Mathematica’s Center for International Policy Research and Evaluation (CIPRE) studies programs and policies intended to improve the lives of women and children throughout the developing world. For International Women’s Day, several CIPRE researchers were asked to reflect on how their work has led to positive changes for women in developing countries.
When you think of research that has resulted in positive change for women in developing countries, what comes to mind?
Senior Vice President, International Research Division
“The Ananya program in Bihar, India, funded by the Bill & Melinda Gates Foundation, comes to mind. Ananya included a set of interventions targeted around improving the skills and knowledge of community health workers and strengthening the quality of primary health care facilities to improve maternal and newborn health outcomes. The introduction of a mobile phone-based tool, for example, was designed to improve services provided by frontline health workers by reminding them to conduct timely visits to pregnant women and women who had recently given birth. Our rigorous evaluation showed the mobile tool had significant impacts on a number of beneficiary health outcomes, especially those related to antenatal care, child nutrition, and reproductive health.”
“BRIGHT is a great example. To address low rates of school enrollment and attendance, the government of Burkina Faso launched the "Burkinabé Response to Improve Girls’ Chances to Succeed" program—or BRIGHT—in 132 villages throughout 10 provinces in the country. BRIGHT interventions included the construction of primary schools and other complementary interventions, such as daily meals and textbooks. Our evaluation showed that BRIGHT continues to have large, positive impacts on enrollment and test scores, specifically among young girls, years after program launch. For a developing nation like Burkina Faso, which faces fundamental obstacles to improving literacy and getting more children enrolled in school, this is a huge step in the right direction. You can learn more about girls' education by reading my recent blog post.”
“In Niger, boys historically have higher rates of school enrollment than girls, possibly due to cultural factors and the often significant role girls play in carrying out household chores. The IMAGINE (IMprove the educAtion of Girls in NigEr) project was created to address this issue by investing in school construction using durable materials, on-site housing for female teachers, and separate bathrooms for girls and boys. With funding from the Millennium Challenge Corporation, a team of CIPRE researchers discovered that although IMAGINE had a positive impact on school enrollment, absenteeism, and math test scores for both girls and boys, the impact was larger for girls on all three. The project improved French test scores for girls as well. The focus on girl’s education in this project really worked.”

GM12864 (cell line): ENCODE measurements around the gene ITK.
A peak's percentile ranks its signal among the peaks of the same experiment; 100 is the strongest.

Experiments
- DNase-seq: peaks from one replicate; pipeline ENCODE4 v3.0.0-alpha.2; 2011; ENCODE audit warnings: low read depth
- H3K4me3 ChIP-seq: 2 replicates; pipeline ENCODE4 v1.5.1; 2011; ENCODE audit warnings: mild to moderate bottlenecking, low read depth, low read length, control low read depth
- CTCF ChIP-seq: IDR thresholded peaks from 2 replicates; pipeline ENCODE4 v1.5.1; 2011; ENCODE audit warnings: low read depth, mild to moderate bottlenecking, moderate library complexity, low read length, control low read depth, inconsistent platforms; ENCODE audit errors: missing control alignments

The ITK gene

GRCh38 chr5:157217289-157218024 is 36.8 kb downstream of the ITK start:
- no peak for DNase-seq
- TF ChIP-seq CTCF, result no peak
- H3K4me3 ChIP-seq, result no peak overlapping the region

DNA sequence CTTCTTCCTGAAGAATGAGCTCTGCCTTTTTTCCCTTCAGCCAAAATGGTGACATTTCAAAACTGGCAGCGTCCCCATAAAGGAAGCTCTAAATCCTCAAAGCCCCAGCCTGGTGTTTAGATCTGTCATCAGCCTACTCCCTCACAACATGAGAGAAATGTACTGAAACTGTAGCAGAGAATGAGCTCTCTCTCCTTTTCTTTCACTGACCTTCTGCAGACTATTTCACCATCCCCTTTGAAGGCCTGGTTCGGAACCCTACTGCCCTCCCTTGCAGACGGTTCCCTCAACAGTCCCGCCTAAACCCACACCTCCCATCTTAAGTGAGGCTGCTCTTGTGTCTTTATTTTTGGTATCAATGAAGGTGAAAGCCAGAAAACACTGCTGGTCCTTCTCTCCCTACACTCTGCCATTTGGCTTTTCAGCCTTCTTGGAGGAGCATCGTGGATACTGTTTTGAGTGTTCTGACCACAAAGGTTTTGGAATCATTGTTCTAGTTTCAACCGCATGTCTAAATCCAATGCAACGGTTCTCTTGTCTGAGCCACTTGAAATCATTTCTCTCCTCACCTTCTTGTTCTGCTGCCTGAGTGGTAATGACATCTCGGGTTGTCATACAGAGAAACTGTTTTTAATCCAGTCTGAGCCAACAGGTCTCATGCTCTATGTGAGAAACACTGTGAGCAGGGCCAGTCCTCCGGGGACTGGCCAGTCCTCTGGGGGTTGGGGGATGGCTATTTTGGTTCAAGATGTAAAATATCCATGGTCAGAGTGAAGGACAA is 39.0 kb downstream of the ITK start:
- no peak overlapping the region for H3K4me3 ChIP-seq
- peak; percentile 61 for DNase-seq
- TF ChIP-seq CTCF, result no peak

Director, International Research Division
“I think about reading programs designed to increase literacy rates in parts of Latin America and the Caribbean region. I am working on rigorous evaluations of literacy interventions and access to education in Guatemala, Peru, Honduras, Nicaragua, and El Salvador. Our findings, as part of the Latin America and Caribbean Reading Evaluation, will help fill important gaps in the evidence base regarding what works to improve early-grade reading—such as using formative and end-of-grade assessments to inform instructional practice, strengthening teacher pedagogical training and support systems to teach reading effectively, and engaging parents and community stakeholders to strengthen the culture of reading outside of schools.”
Associate Director, CIPRE
“I think of the research and data emerging from the David and Lucile Packard Foundation’s Population and Reproductive Health (PRH) Program, which aims to improve access to and the quality of reproductive health services, with a focus on South Asia, Sub-Saharan Africa, and the United States. As the monitoring, evaluation, and learning partner for the PRH program, we are helping to identify and evaluate effective ways to provide women—and their family members—with high quality reproductive health information and services, such as adolescent sexual and reproductive health services, comprehensive sex education, and family planning services.”
Senior Researcher, CIPRE
“Thirty-six percent of children in Indonesia are at risk of not realizing their full potential—they are stunted (or shorter than expected for their age), which can lead to impaired cognitive ability. The Millennium Challenge Corporation is addressing this critical problem through a $134 million community-based project that seeks to improve maternal and child nutrition, sanitation, hygiene, and health-related behaviors. Mathematica’s ongoing evaluation measures how this program affects children as well as pregnant women and mothers, especially their pre- and post-natal health status, access to care, service utilization, and health practices. When women’s health improves, so do outcomes for their young children.”